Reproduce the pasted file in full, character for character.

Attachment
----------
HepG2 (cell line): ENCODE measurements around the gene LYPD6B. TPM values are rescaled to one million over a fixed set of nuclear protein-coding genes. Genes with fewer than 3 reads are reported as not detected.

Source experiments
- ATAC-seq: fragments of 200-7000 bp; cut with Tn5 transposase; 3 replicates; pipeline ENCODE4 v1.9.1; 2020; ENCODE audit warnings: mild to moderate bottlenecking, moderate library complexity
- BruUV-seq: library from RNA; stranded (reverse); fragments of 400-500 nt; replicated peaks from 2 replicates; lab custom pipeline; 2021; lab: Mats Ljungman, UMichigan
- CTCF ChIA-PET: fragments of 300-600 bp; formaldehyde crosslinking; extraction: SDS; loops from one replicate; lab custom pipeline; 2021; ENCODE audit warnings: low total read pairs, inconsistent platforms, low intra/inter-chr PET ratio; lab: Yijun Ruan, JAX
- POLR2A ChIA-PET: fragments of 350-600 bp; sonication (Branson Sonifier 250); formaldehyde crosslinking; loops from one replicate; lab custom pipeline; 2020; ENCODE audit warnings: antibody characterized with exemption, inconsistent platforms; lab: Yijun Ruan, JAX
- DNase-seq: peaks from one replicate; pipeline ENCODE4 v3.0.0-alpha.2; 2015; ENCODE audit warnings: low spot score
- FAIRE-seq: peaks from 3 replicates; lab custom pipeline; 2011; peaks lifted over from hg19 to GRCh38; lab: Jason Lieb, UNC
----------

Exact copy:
HepG2 (cell line): ENCODE measurements around the gene LYPD6B. TPM values are rescaled to one million over a fixed set of nuclear protein-coding genes. Genes with fewer than 3 reads are reported as not detected.

Source experiments
- ATAC-seq: fragments of 200-7000 bp; cut with Tn5 transposase; 3 replicates; pipeline ENCODE4 v1.9.1; 2020; ENCODE audit warnings: mild to moderate bottlenecking, moderate library complexity
- BruUV-seq: library from RNA; stranded (reverse); fragments of 400-500 nt; replicated peaks from 2 replicates; lab custom pipeline; 2021; lab: Mats Ljungman, UMichigan
- CTCF ChIA-PET: fragments of 300-600 bp; formaldehyde crosslinking; extraction: SDS; loops from one replicate; lab custom pipeline; 2021; ENCODE audit warnings: low total read pairs, inconsistent platforms, low intra/inter-chr PET ratio; lab: Yijun Ruan, JAX
- POLR2A ChIA-PET: fragments of 350-600 bp; sonication (Branson Sonifier 250); formaldehyde crosslinking; loops from one replicate; lab custom pipeline; 2020; ENCODE audit warnings: antibody characterized with exemption, inconsistent platforms; lab: Yijun Ruan, JAX
- DNase-seq: peaks from one replicate; pipeline ENCODE4 v3.0.0-alpha.2; 2015; ENCODE audit warnings: low spot score
- FAIRE-seq: peaks from 3 replicates; lab custom pipeline; 2011; peaks lifted over from hg19 to GRCh38; lab: Jason Lieb, UNC